In Namibia, there aren’t many people and there are even fewer cars. Thus, when I needed to go anywhere I relied on fate. I donned long sleeves and a hat, and I set my feet to walking on the sandy road. Without fail, some other traveler eventually crossed my path. Sometimes the driver was headed in a different direction, so we smiled sadly and parted ways. Other times, our itineraries matched up–at least in part–and I hopped into a truck bed or a backseat. Surprisingly often, my automobile-owning saviors transported me for free, especially if my desired destination was on their way, anyway.
This was the typical process when I was going from home to town. On the reverse trip, things were challenging in a different way. When I got to the turn-off where the paved road ended and the dusty, gravel road continued on for about five kilometers before reaching my homestead; I sometimes stood under the camelthorn tree for a full hour before getting lucky. The sparse branches were just enough shade without hiding me from view. It was crucial to be visible because that’s how I got home. Janitors, teachers, and farmers who recognized me from the village would stop and beckon me over with a cheerful “Mr. Timo! Wa uhala po ngo?” before we proceeded home to Ohalushu. While this last leg of the return trip was a test in patience, the first was one in tolerance.
Leaving town, taxis aggressively make their presence known. Drivers pull U-turns and risk accidents the moment they spot a body walking with a heavy backpack. Rolling luggage is another trigger for honking and shouting of potential destinations. White skin especially stands out, like a pink highlighter on black text. To Namibian taxi drivers, it usually means money from tourism or money from pre-independence. Either way, it means money. So can you blame an entrepreneur for spotting an easy opportunity?
One such entrepreneur in Ondangwa had a surprise in store for me after I gave in to his persuasive shouts of kOngha! kOngha! and slid into the backseat.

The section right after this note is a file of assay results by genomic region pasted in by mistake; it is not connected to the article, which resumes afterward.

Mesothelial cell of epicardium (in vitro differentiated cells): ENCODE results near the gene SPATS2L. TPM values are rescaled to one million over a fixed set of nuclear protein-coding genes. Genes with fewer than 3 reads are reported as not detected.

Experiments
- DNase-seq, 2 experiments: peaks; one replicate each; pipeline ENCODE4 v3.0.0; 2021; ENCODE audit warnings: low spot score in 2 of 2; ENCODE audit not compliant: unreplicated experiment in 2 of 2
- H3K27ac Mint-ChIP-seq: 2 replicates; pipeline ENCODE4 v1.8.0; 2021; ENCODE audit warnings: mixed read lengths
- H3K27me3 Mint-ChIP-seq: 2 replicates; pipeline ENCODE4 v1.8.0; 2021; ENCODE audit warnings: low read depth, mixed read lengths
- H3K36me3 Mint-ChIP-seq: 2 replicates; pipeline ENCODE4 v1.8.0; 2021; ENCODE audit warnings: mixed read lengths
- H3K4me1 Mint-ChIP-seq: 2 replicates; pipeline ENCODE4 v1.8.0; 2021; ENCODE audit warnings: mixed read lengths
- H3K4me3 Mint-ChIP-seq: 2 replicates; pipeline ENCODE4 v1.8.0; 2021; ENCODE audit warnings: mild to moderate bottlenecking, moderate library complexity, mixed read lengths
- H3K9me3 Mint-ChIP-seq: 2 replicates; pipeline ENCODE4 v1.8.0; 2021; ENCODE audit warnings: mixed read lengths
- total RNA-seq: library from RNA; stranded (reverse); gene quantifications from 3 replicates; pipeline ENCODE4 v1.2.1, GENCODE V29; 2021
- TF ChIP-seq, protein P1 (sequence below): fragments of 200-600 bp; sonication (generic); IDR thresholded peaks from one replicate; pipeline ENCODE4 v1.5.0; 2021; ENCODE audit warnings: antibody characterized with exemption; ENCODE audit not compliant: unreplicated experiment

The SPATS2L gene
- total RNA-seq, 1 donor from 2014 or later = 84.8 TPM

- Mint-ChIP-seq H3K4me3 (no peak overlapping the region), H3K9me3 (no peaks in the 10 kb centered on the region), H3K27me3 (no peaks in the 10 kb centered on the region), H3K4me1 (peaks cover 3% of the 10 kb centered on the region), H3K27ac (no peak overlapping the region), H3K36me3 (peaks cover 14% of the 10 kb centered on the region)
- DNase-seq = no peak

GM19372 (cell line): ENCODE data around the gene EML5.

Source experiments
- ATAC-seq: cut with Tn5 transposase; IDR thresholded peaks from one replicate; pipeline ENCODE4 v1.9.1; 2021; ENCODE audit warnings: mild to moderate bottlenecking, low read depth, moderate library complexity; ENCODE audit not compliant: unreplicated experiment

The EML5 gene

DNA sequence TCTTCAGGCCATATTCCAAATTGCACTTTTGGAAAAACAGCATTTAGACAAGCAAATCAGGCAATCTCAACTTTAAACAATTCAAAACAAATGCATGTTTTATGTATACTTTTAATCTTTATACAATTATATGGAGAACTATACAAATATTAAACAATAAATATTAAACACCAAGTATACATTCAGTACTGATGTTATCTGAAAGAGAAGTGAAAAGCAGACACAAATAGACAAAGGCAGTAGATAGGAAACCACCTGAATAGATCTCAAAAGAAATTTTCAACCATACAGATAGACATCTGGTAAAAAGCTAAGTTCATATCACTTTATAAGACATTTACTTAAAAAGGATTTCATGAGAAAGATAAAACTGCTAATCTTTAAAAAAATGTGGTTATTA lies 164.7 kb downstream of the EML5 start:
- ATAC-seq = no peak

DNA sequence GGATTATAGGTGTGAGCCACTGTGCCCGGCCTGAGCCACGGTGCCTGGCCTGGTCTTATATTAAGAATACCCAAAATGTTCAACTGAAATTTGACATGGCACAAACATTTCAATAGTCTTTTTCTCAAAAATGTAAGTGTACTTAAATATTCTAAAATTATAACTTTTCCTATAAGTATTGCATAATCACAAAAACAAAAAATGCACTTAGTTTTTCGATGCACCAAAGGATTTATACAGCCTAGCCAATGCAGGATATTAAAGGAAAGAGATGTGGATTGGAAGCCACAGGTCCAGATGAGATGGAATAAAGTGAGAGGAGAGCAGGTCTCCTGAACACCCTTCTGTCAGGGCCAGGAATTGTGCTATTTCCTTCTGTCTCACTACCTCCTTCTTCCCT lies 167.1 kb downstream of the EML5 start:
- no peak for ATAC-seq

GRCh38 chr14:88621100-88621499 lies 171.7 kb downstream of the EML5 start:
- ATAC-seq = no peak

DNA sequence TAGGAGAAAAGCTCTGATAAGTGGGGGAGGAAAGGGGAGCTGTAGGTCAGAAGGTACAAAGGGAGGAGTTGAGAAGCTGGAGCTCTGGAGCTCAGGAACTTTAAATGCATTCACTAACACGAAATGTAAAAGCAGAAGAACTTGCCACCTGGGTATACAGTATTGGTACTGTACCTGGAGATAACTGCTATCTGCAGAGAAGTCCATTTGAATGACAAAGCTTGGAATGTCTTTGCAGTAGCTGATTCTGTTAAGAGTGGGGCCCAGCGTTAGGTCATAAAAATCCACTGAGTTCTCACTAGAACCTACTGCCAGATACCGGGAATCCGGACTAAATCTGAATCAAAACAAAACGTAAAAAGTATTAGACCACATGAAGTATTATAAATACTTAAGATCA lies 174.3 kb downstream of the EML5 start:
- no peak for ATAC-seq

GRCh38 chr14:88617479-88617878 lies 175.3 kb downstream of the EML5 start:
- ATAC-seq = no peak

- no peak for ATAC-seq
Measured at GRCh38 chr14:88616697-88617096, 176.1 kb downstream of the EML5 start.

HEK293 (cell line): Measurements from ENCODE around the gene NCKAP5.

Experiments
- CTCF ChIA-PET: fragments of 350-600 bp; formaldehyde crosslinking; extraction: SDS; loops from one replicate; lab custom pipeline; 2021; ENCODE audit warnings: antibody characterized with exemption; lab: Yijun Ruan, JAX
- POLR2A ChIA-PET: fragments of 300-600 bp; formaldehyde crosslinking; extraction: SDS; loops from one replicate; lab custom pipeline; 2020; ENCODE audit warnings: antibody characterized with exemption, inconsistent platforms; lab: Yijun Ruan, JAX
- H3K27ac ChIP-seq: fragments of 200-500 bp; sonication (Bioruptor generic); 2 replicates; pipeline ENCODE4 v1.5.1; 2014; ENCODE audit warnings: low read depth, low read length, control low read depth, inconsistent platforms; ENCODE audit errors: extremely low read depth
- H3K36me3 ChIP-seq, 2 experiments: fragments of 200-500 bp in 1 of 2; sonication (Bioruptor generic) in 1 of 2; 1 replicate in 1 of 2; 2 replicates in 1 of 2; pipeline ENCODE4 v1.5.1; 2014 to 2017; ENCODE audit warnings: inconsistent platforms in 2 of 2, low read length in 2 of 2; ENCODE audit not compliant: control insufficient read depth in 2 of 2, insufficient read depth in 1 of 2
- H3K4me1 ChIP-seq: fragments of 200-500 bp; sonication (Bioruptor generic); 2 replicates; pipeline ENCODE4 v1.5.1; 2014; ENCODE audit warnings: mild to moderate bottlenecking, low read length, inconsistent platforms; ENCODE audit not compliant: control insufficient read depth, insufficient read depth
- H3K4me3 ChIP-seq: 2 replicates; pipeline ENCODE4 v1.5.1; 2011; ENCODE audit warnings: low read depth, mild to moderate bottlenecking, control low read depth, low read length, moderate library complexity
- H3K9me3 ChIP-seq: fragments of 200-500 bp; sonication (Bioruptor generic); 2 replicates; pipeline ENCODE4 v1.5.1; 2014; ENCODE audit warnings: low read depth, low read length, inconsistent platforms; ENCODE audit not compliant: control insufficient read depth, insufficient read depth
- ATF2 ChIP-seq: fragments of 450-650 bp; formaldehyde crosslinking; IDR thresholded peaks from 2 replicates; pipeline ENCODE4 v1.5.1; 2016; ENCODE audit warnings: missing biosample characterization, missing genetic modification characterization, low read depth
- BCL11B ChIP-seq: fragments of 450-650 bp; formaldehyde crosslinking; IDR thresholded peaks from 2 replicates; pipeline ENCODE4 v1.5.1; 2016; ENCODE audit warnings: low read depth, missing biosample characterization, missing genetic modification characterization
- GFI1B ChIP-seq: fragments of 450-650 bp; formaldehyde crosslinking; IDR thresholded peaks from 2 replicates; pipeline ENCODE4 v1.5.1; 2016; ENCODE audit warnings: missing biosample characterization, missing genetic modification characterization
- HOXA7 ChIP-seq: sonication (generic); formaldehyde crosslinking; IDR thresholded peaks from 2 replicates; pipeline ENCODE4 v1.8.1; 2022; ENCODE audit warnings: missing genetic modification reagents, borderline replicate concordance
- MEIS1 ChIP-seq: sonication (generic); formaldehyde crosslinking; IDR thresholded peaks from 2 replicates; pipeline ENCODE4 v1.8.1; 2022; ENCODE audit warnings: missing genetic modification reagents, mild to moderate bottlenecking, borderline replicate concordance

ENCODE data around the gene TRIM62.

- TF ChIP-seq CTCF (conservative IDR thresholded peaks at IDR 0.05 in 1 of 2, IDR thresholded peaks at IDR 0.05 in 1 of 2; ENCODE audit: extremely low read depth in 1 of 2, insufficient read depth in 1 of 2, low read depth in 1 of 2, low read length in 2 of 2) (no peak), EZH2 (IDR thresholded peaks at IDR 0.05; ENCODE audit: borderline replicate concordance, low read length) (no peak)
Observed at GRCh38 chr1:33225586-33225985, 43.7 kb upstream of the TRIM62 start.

“You want to have this girl tonight?”
For half a second, I held his gaze and did not process his words.
For two-and-a-half more seconds, I held his gaze because I understood his words. Without looking away, I said, “No. I want to go home tonight.”
Devoid of amusement or gratitude, I added, “Thank you.”
He chuckled, frowned, and circled around to the driver’s seat.
I sat forward and witnessed the young lady sitting next to me. She could not have been older than 17. Her makeup was done; she had a short weave in, and a very short skirt on. She did not look at me, but turned her body toward the door and held her face in her hands.
I wanted to assure her that I meant her no insult by turning down the nasty boy’s offer. But, I knew this couldn’t help. I wanted to give her cash and tell her that she didn’t need to do work like this–at least not today. But, I knew that wouldn’t help either. She would probably slip some of that cash to her “entrepreneur” friend in some twisted way of winning his favor. I wanted to do something, but instead I sat silently until we reached the gas station in Ongha. Then, I waited for fate under the camelthorn tree.
Despite all our best intentions, some things are just not under our control.